What the everlasting fuck?!? Thiel-Sen is nonparametric, and hence quite robust. I suppose that will work for the innumerate dumbasses at WTFUWT, but it just makes him look dumber than owlshit to anyone who knows anything about statistics!
Yeah, but that approach gives an answer Cliff Mass doesn’t like, so it must be “weak” and “inappropriate”. His criticism will work for most of his audience, and that sadly does not just include the WUWT fanatics. It has to be said he got quite a bit of pushback on his blog; however, he left most of the subsequent attacks to Jim Steele, and only deigned it ‘worthy’ to respond to the one person who referred to Tamino.
There is a piece by Zeke Hausfather at CarbonBrief that looks at wildfires both across the US and globally.
It rather confirms my opinion that the AGW-wildfire issue is very complex and of course complexity is not our friend when faced by denialist gobshite.
“The leaders of CalFire say that climate change is a big factor in the increase of California wildfire. The veteran firefighters on the ground, the ones risking their lives, say that climate change is a big factor in the increase of California wildfire.”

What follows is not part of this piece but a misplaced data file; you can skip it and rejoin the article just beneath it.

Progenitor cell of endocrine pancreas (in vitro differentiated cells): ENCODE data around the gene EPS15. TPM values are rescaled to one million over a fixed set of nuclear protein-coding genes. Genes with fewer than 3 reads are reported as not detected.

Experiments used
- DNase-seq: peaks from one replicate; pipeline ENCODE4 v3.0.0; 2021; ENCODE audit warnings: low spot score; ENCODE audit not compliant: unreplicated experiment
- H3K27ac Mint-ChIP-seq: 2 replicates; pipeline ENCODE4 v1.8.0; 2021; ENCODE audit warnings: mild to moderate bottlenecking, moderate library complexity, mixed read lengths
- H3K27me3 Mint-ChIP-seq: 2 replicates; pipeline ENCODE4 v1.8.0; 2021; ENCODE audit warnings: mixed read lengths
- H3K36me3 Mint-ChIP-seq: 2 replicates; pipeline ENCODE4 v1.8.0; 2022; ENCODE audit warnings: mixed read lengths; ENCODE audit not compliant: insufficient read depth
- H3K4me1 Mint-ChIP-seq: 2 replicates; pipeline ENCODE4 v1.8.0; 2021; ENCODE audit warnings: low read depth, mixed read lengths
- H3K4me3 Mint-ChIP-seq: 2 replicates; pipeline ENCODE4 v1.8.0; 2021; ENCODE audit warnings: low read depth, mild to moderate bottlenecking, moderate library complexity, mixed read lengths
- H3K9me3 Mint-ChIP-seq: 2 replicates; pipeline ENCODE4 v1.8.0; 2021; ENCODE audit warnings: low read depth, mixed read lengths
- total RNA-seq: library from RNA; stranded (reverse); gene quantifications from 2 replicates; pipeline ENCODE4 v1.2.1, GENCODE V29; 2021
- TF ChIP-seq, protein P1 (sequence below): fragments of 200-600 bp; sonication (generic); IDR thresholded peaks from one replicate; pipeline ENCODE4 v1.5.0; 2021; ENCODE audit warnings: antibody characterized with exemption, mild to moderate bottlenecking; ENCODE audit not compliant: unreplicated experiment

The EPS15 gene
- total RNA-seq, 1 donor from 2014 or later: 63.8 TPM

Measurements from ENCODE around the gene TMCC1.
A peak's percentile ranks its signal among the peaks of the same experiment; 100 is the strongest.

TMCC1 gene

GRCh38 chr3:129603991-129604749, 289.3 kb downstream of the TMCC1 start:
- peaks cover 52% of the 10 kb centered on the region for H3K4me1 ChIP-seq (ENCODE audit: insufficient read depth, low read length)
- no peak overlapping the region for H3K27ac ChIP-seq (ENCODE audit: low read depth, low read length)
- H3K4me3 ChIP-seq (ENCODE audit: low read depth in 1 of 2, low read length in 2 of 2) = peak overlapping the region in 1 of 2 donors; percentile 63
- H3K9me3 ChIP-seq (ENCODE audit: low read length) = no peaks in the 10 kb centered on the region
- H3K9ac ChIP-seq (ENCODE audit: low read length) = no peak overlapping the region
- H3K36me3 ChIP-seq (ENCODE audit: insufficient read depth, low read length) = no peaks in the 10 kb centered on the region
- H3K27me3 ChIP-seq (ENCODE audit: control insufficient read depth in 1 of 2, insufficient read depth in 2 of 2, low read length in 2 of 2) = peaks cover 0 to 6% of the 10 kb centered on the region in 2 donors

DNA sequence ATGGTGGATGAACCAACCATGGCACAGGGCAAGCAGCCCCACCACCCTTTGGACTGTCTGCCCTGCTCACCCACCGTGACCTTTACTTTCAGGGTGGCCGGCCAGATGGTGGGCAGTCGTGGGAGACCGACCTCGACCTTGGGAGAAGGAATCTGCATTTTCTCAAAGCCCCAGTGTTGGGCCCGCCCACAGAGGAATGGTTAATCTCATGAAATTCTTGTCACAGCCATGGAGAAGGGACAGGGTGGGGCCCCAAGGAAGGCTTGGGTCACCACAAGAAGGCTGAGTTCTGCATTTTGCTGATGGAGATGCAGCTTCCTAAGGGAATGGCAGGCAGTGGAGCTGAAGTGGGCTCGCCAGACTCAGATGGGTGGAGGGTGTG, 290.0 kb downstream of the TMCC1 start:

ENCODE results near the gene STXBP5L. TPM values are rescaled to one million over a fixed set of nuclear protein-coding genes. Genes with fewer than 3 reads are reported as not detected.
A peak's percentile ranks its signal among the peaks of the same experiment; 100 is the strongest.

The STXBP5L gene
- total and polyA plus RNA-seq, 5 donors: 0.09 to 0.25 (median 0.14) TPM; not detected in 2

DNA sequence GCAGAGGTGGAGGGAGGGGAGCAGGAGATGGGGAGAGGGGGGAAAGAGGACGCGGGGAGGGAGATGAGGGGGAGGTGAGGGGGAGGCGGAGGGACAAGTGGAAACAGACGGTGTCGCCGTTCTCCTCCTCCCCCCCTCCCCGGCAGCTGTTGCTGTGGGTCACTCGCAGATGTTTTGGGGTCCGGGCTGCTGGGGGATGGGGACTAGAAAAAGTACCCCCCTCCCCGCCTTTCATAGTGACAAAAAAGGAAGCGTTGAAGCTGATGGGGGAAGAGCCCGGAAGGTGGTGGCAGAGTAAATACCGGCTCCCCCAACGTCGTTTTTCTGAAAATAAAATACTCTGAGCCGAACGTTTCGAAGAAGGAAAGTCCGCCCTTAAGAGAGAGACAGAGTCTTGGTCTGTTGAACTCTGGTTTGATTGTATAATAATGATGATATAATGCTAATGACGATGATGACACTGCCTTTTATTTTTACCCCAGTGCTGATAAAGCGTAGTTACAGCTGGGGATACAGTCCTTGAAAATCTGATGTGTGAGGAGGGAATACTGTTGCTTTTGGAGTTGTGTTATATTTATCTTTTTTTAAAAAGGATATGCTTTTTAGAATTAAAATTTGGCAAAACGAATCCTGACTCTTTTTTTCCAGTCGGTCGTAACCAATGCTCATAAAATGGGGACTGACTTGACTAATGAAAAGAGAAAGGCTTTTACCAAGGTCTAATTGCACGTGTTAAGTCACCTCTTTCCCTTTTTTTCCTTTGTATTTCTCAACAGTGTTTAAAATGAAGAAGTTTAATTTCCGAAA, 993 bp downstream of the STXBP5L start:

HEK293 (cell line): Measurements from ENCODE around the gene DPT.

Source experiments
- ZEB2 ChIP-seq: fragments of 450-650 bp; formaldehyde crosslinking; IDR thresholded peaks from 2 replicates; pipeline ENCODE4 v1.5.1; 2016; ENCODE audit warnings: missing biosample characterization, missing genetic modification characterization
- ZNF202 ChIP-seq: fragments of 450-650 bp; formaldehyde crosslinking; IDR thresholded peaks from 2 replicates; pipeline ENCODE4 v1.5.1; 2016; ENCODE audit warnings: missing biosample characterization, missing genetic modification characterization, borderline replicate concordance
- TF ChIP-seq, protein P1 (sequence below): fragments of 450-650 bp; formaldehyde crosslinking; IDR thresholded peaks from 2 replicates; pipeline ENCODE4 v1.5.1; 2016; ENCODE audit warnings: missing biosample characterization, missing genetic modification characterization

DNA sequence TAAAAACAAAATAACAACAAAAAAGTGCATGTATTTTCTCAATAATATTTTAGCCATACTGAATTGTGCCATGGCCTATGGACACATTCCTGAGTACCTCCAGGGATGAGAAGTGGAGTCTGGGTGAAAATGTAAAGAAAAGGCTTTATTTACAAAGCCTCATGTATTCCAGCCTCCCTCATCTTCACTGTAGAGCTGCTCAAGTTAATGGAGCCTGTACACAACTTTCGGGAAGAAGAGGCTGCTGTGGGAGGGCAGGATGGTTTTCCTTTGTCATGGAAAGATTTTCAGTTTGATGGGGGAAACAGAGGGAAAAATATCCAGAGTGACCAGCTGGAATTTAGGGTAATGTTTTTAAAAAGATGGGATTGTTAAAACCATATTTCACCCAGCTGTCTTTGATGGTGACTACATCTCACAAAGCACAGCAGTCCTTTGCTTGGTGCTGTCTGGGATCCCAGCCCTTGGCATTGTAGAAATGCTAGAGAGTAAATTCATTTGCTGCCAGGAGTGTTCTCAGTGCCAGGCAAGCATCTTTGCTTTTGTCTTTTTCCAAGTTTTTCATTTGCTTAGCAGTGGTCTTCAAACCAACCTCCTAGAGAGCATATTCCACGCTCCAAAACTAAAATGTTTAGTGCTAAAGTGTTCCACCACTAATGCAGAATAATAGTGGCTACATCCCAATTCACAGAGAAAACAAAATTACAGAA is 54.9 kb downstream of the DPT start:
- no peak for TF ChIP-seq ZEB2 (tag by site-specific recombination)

These are climate scientists?
No, Dennisa, these are the people who see first hand and deal with the effects of climate change for a living year after year. Get an effing clue.
I don’t do significance estimates by eye (does anyone, except Cliff in this instance?) But there’s another aspect to ‘grown slightly’, which is the trend estimate. And I’ll take a flier that OLS would produce something reasonably close on the order of 25%, which I would not personally call ‘slight.’
[response: OLS estimates the trend value as of 2016 (the last year of the data used by Cliff Mass) is 2.26 times the trend value in 1987 (the first year of the data used by Cliff Mass). Theil-Sen suggests 2.87 times as high. Maybe a better idea is to log-transform the area burned (so that then the noise becomes roughly Gaussian), in which case the ending trend value is 2.56 times the initial value.]
…Which would clearly be a good illustration of the virtues of doing the math…
Surprised it’s that great an increase, but very, very definitely not anything anyone could reasonably call ‘slight.’
So, if instead of having a lot of little wildfires we have a few widespread conflagrations, that means we have *fewer wildfires*. Fewer is *better*.
Glad I could clear that up.
What can we do to tempt you to discuss the Keeley paper? :-)